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Shrapnel

It’s been about five, six years. I’m still picking his shrapnel out of my bones, I’m still learning how to walk again without a limp; I’m still training myself to forgive and to understand and not to flinch.

I can romanticise it, of course I can, weave it into my story, make it floral and meaningful and pretty. That’s how I made sense of it back then, because back then everything else was futile.

However I make it, it was what it was. It exists in fragments still; amulets of fear and sharpness and words I can’t quite make sense of, not even now. The jagged mirrors still sit in my guts forever reflecting the grief the hurt the terror, but also, inexplicably, the strength I found.

We all tried, fighting the currents, internal battles cracking leaking all over each other. I was twelve, thirteen, fourteen though.

I had not quite learned how to stitch some things back together, when no one else could. I had not quite understood how to carry others’ hurt without cracking bones and tearing joints. I ran and I hid and I fought back with a courage, but in the end, I was only fighting tidal waves. 

There is no easy villain here, but there are too many easy victims. I go back in my mind and I sit where it all unfolded and I do the only thing I ever did well back then, I write.

If I could go back and untangle those threads I would. Maybe I could craft some serenity and peace and a love that wasn’t marred and weathered, that wasn’t left to erode in my hands, a sandpaper love against sandpaper skin. If I could go back and save all of us I would.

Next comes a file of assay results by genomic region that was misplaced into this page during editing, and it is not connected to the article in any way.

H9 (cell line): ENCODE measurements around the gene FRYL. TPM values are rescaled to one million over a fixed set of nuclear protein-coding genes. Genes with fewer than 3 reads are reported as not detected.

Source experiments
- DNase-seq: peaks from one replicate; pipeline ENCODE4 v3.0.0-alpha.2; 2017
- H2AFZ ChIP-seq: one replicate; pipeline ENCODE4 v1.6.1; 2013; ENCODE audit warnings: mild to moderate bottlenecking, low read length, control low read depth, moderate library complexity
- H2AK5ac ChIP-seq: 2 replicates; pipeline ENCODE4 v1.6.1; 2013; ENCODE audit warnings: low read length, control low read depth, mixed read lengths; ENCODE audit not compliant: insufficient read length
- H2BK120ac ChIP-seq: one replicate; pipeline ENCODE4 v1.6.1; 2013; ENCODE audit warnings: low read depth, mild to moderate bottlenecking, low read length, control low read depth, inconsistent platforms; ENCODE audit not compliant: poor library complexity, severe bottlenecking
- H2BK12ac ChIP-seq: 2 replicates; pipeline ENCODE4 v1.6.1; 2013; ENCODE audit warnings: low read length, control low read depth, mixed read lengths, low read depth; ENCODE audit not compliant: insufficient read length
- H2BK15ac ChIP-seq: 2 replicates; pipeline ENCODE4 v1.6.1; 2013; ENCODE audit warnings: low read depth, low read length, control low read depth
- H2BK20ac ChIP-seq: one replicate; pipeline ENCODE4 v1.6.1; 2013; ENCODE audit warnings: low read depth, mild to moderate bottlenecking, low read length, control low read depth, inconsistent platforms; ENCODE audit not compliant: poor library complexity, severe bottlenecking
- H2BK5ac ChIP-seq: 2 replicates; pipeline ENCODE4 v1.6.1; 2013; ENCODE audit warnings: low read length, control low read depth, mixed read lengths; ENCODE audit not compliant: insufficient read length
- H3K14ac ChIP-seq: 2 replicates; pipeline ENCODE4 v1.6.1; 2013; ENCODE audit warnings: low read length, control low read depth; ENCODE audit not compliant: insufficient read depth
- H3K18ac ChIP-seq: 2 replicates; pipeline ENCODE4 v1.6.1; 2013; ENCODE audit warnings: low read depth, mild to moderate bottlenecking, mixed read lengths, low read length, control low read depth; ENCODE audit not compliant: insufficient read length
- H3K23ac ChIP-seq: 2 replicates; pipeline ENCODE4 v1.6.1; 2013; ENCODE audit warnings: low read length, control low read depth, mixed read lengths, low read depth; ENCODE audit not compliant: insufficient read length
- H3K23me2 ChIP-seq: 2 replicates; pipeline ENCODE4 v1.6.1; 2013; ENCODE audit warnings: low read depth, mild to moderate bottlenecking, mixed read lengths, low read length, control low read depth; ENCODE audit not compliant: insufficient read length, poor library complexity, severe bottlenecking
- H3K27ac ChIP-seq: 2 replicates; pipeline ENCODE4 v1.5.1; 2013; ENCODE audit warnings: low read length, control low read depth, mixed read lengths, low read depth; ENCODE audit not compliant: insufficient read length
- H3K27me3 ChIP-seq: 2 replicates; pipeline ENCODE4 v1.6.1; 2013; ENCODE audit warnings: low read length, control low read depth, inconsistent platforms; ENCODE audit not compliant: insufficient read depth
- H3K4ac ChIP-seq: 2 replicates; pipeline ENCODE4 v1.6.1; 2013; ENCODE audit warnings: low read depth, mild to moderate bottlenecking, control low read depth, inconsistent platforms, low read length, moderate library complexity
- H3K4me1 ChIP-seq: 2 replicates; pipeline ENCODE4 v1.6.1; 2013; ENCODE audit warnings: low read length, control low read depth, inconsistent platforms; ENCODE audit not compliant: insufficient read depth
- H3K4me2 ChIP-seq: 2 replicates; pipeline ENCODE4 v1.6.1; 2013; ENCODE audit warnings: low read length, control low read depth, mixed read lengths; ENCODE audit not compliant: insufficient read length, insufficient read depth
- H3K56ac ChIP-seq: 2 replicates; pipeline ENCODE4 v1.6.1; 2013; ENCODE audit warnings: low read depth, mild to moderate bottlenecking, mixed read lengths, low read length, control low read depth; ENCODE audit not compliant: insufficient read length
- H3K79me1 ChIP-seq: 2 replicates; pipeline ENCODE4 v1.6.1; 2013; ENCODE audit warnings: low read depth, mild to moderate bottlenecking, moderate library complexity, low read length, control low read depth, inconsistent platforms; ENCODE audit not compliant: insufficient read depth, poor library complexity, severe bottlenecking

But it was what it was, and now I am who I am, and we are who we are. I pick out the pieces and am still learning to leave them be and let them go, to not continue jumping at shadows and being washed back into the murky past.

Sometimes by the water I still hear the echoes though, still see that scared kid staring back from the depths; in his eyes is a silent plea for help but I can’t help him, not yet. He’ll find me in time but the time is not yet. I play with the memories like stones heavy with all that was back then. I let them sink to the ocean floor, to be weathered slowly into dust.

I’m still picking out the shrapnel but they aren’t who I am; rebuilt myself around them, refused to be sharp, refused to sink. I heal and I’m healing and I am more than I am; until the past is only a story, in my hands now, no longer a helpless product of circumstance. This time, I tell the story. This time, my recovery is mine.